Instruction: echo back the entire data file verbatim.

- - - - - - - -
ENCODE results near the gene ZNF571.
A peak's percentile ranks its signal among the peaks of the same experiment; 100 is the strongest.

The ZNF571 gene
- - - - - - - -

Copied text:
ENCODE results near the gene ZNF571.
A peak's percentile ranks its signal among the peaks of the same experiment; 100 is the strongest.

The ZNF571 gene